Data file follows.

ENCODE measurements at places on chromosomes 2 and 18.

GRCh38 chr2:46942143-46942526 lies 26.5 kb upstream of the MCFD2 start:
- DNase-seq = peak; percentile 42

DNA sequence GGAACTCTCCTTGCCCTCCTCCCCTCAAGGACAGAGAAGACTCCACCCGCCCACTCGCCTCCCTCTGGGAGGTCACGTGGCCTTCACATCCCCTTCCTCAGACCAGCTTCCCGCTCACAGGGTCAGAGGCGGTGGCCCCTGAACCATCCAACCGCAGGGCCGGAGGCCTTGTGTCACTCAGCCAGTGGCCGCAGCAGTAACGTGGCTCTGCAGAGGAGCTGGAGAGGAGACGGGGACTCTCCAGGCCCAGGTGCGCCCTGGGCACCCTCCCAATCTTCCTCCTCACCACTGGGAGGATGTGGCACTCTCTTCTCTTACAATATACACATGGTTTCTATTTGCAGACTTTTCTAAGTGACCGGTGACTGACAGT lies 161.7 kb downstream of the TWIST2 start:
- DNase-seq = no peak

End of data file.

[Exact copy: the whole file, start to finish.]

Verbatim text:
ENCODE measurements at places on chromosomes 2 and 18.

GRCh38 chr2:46942143-46942526 lies 26.5 kb upstream of the MCFD2 start:
- DNase-seq = peak; percentile 42

DNA sequence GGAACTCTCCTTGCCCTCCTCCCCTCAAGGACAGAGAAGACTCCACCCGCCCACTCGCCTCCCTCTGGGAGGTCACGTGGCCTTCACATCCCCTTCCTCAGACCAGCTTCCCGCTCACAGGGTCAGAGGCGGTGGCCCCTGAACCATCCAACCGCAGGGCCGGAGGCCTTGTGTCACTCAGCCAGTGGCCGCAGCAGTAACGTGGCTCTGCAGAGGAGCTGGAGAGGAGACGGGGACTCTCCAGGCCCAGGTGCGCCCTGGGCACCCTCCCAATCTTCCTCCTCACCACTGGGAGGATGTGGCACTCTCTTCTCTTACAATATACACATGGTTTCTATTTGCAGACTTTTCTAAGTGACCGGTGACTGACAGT lies 161.7 kb downstream of the TWIST2 start:
- DNase-seq = no peak